Squash – Pickleworm
Q: Last year my yellow squash grew fine but they had little green worms inside when you cut the squash open.
A: My guess is that you had pickleworms in the squash. They are the larvae of a brownish-yellow moth. According to the University of Florida, the moths are active only at night. When they are a few days old, females begin laying eggs in small clusters of two to seven, mostly on buds, flowers, and other actively growing plant parts. Each female moth can produce 300 to 400 eggs. Young larvae are often found in flower buds. They burrow into the fruit as they grow larger.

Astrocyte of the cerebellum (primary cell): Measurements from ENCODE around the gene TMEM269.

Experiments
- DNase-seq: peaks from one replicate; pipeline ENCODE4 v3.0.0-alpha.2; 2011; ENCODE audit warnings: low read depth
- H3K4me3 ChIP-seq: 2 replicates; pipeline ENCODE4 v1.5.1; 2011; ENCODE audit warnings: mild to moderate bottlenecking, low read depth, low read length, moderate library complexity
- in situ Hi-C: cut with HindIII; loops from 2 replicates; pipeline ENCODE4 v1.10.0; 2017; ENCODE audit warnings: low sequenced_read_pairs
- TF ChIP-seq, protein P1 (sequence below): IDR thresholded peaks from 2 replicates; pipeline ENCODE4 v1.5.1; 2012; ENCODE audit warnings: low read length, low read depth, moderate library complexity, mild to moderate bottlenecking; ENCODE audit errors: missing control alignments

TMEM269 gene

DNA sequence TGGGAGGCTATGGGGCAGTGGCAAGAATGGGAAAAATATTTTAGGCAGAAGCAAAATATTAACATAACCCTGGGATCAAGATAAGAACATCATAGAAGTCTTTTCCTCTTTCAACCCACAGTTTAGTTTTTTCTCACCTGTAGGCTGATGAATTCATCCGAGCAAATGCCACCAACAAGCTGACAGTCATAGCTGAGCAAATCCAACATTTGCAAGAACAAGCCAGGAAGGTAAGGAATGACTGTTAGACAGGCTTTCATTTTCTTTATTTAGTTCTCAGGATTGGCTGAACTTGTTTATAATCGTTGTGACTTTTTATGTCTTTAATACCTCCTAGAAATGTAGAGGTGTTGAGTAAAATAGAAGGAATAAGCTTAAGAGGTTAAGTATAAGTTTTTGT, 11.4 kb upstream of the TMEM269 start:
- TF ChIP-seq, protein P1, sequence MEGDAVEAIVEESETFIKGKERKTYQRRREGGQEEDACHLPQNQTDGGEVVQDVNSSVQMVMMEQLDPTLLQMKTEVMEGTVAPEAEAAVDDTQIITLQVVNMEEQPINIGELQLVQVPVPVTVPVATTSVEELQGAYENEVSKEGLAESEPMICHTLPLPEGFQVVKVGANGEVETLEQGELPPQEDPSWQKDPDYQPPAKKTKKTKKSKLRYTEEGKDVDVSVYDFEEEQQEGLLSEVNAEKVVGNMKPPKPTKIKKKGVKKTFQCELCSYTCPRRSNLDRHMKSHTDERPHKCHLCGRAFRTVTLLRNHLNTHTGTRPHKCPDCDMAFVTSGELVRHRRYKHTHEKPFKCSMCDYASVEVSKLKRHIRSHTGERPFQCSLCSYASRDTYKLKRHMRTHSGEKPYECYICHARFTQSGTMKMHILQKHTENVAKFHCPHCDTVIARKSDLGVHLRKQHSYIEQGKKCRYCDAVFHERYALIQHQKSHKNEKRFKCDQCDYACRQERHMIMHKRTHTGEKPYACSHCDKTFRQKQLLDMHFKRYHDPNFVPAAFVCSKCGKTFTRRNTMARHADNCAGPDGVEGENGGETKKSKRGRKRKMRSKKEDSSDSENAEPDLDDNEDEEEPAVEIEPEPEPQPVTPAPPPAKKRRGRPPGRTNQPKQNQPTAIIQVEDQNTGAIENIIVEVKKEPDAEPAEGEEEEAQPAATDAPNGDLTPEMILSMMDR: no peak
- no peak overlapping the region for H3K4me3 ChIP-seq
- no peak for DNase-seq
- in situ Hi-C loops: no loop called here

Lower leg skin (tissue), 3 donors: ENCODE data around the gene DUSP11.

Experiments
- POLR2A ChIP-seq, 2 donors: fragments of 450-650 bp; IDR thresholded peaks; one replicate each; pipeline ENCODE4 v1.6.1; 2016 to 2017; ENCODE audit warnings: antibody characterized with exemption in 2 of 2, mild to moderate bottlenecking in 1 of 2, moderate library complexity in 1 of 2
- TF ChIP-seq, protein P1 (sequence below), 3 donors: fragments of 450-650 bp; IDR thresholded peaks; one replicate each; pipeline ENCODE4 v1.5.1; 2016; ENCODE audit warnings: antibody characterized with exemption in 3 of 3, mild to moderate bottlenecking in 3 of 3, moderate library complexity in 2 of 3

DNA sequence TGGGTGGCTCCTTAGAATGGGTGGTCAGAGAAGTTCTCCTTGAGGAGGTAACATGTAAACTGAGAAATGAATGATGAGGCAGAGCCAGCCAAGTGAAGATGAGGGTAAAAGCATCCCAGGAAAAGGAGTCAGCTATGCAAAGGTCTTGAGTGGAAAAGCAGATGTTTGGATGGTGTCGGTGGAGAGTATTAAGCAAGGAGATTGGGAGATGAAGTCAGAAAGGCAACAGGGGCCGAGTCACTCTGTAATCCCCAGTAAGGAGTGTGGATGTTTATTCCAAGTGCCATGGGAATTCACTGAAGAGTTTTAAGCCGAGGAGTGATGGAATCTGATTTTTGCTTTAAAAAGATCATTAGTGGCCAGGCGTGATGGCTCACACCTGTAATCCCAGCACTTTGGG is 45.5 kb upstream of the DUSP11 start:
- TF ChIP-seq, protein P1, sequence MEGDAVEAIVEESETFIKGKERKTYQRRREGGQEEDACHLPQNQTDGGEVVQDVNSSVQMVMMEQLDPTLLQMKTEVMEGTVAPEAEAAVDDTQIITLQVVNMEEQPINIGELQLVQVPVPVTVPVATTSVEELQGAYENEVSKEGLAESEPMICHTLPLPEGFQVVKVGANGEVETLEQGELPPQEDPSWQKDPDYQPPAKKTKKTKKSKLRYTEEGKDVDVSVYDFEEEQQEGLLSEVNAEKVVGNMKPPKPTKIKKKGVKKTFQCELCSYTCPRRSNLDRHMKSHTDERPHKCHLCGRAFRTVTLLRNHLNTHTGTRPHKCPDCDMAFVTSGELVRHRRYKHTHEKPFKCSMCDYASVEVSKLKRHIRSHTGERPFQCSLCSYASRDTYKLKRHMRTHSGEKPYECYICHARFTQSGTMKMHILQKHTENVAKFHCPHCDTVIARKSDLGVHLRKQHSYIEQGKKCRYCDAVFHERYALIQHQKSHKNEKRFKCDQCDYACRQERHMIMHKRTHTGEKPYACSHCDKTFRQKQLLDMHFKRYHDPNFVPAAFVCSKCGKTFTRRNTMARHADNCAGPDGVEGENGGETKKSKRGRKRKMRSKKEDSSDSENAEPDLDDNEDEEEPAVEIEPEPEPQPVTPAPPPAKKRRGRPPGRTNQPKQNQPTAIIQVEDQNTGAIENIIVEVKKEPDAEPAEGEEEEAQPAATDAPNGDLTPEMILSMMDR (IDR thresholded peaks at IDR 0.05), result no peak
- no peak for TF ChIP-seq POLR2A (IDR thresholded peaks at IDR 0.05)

Pickleworm also affects canteloupe, cucumber and pumpkin.
You can get control by applying an insecticide on the individual fruit right after pollination. Do this in the evening when pollinating insects are not around and try to spray ONLY pollinated fruit (the flower will be wilting by late afternoon).
Another option is to cover plants with floating row cover (click for sources) after they sprout.
After plants begin to flower, remove row covers during the day to allow for pollination, and replace covers in the late afternoon to prevent egg-laying by the nocturnal moths.
Regular sprays of Bacillus thuringiensis (B.t.) click for sources) can be useful.
Another option, particularly for canteloupe, is bagging.